"We simply have no better partner than Israel, no partner with whom we have such overwhelming common interests as well as common values. So when we're looking at the challenges of preventing Iran from acquiring nuclear weapons, and building an international coalition that would put the squeeze on Iran so that it does not happen; when we look at dealing with uncertainty and change in the Arab world; when we look at the threat posed by terrorist groups like Hezbollah and Hamas and others and more radical groups, you're drawn toward the partners you can count on."
What's ahead for Iran: Is there a prospect of a military option?
"The president said many times that nothing's off the table when it comes to how to address the threat posed by Iran and ... it's a determination we absolutely share with Israel to prevent Iran from acquiring nuclear weapons. That's why we have together with Israel and a lot of other partners built the strongest-ever sanctions regime against Iran that's had real bite ... and why we're going to be looking to increase that pressure in days to come."
The Arab Spring:
"The transition in Egypt, like the other transitions in the Arab world, are not going to play out over months; they are going to play out over years. And what we are going to try to do in a situation where we don't control outcomes ... is minimize the risk that these transitions pose-and there is real risk-and prepare for it, and maximize the opportunity, because there is also real opportunity. We will be making clear to Egyptians of all backgrounds that we want to see a more open, transparent Egyptian government that respects the universal rights of the Egyptian people.
"We will expect them to be responsible international players and uphold their commitments, including the Israel-Egypt peace treaty, and will be very closely coordinating with Israel as these new transitions unfold to try to make sure we are charting a common course through what are clearly uncharted waters."
Was it a mistake for the Obama administration to emphasize a settlement freeze at the outset?
"We clearly have not made as much progress as we would have liked in advancing negotiations between Israelis and Palestinians, and undoubtedly everybody would do some things differently because of that.
"It's important to emphasize that negotiations without preconditions was the appropriate basis upon which to bring the parties together. Our position on settlements and construction in East Jerusalem hasn't changed. We believe those kind of announcements are counterproductive to our goals of trying to get negotiations under way and trying to move toward a two-state solution that resolves the conflict on the basis of two states for two peoples. Our focus is on returning the parties to negotiations.
Will the Obama administration press Congress to continue funding the Palestinian Authority, despite congressional opposition in the face of the PA's efforts to gain statehood recognition in the absence of talks?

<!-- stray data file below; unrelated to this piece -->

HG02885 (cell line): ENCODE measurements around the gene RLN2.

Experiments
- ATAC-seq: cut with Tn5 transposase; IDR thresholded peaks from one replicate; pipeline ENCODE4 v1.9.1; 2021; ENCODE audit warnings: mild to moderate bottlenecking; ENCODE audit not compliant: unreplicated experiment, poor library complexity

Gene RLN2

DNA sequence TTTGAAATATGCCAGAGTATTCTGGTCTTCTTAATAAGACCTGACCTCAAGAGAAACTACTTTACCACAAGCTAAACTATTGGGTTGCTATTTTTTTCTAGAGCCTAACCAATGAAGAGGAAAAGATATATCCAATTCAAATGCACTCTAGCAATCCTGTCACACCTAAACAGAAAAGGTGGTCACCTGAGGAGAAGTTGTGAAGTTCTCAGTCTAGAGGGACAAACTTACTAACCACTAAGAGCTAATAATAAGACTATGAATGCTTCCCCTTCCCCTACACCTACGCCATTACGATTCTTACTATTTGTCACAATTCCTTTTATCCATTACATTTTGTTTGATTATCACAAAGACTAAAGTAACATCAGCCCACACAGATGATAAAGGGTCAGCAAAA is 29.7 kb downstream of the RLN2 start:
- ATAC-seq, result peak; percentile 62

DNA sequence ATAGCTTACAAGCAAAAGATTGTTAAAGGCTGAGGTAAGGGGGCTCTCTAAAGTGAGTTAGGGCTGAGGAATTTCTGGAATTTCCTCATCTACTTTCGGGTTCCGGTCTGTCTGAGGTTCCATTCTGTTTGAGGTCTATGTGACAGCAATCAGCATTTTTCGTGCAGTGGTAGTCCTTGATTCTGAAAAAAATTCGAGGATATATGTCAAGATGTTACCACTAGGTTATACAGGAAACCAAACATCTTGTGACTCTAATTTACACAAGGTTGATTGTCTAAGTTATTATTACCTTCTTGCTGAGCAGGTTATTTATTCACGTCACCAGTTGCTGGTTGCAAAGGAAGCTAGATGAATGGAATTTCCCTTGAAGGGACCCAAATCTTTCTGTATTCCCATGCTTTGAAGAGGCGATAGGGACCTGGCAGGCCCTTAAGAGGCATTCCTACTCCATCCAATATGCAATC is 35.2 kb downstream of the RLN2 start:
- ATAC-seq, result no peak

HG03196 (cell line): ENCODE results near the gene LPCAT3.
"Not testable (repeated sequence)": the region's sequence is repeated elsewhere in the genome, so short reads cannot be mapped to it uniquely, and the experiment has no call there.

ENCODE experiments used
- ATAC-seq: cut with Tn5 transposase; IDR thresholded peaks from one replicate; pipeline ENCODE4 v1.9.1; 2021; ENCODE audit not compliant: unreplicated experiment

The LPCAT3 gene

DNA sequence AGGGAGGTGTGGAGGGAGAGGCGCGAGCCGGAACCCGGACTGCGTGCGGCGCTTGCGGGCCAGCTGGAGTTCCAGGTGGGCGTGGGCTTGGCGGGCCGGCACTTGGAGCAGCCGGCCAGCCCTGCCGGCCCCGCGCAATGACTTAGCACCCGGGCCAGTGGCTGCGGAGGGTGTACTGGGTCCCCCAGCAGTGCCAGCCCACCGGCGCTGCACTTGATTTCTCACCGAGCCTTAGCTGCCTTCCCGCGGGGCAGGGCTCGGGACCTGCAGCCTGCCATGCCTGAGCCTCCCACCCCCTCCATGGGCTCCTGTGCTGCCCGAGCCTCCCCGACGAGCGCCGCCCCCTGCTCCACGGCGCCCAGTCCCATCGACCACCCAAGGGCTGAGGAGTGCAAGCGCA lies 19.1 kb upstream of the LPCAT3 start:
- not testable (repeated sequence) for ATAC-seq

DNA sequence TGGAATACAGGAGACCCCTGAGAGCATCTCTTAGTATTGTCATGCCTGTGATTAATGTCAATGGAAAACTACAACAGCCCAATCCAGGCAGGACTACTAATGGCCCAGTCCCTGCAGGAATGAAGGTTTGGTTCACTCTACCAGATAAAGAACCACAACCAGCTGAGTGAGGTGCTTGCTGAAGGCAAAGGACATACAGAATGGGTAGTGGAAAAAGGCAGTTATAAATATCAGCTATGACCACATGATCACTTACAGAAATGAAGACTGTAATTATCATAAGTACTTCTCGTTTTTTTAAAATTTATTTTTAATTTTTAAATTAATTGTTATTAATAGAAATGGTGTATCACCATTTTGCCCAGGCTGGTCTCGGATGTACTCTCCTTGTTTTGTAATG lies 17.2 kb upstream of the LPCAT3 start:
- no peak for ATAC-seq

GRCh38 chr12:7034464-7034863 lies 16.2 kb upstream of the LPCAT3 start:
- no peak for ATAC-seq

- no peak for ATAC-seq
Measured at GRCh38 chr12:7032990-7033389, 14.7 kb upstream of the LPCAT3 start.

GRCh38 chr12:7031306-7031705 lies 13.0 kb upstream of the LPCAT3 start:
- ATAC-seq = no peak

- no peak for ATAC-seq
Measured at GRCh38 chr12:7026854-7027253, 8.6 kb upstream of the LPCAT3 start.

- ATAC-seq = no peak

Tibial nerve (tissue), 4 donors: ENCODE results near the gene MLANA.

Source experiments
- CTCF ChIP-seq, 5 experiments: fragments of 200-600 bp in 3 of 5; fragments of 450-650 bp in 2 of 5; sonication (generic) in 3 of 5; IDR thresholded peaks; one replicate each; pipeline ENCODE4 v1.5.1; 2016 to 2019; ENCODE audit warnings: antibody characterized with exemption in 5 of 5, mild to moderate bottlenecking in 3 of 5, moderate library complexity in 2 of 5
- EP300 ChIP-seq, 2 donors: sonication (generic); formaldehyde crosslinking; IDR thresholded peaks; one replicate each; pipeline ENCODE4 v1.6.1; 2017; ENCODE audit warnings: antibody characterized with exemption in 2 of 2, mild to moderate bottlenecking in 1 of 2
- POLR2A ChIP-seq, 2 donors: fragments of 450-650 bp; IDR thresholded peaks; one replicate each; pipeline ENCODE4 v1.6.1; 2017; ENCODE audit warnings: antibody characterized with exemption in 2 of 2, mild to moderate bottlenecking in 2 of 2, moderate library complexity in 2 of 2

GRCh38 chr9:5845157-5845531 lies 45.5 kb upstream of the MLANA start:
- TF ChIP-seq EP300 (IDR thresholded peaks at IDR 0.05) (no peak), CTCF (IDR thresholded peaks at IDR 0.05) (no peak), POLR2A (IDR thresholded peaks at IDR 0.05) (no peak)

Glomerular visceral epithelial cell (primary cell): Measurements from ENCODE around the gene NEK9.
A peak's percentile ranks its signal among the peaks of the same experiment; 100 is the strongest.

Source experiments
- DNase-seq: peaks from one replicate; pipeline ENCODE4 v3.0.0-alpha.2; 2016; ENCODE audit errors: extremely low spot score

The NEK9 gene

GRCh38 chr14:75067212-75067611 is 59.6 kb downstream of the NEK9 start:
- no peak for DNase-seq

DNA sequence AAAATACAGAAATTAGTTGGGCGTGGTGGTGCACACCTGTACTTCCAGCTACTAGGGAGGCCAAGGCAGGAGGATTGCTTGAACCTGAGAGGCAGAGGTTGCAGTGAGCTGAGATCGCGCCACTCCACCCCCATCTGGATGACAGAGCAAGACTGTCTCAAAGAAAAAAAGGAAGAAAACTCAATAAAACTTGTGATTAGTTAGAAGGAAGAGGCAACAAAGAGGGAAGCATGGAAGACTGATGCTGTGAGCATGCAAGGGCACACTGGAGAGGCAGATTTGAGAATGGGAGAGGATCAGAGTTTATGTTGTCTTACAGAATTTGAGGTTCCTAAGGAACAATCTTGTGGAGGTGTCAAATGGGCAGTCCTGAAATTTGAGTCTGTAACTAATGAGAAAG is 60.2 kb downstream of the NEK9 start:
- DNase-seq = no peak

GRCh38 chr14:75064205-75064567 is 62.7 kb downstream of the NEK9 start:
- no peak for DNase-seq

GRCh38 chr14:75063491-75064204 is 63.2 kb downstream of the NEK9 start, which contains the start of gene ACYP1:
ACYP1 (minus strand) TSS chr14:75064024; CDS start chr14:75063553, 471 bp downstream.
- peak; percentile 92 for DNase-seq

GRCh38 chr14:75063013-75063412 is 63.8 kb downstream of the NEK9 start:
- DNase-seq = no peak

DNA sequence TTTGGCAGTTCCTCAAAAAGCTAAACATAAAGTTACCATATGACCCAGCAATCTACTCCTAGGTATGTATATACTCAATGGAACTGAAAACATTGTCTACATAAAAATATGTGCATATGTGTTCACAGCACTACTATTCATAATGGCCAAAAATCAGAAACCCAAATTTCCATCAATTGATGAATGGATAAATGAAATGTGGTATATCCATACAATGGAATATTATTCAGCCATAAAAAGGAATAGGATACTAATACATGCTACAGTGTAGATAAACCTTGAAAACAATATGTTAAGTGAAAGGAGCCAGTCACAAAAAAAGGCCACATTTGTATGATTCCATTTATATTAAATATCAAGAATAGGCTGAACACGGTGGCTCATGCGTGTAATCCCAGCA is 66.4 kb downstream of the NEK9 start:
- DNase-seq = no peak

"We do think that the institution-building that we have supported in the Palestinian Authority and that Prime Minister [Salam] Fayyad has led has been very beneficial to our interests [and] to Israel in providing a better security environment, a partner with whom to negotiate. ... Of course, it's been beneficial to Palestinians in laying the foundation for a future state. So we'd like that project to continue. We think our support is an important component of that."
UNESCO recently admitted Palestine as a member, necessitating a cutoff in U.S. funding per U.S. law. The Obama administration is seeking ways around this. What happens now?
"The law is clear and we'll implement the law. I think we will consult with the Congress on how to continue to advance our interests and support programs in the United Nations system that we believe do advance our interests; I think many members of Congress think they do as well. Obviously we will certainly uphold the law."
Was it a mistake for President Obama not to speak in Israel in 2009 when he traveled to Egypt to address the Muslim world?
"The president, I know, has enjoyed his previous visits as a senator to Israel, and does look forward to an opportunity to visit Israel. I don't have any news I can make on that or any knowledge of any planning, but I know it's something he looks forward to."
What is your relationship with Prime Minister Benjamin Netanyahu and his staff?
"Excellent. I've worked very closely with the prime minister and his senior advisers since 2009; they're great professional advisers, they're close personal friends. We speak daily, often multiple times daily, and it's collaborative, it's friendly, it's a very productive working relationship. Even when there's something that we don't fully agree on, we talk it through and we work it out."
Describe your Israeli Shabbat:
"We go to shul on Shabbat morning. We try to spend good family time the rest of the Shabbat and visit with friends, including Israeli friends. We've taken hikes, we ride bikes, we go to the beach, we go to the museums, we're a family with young children enjoying Israel the way a family with young children should."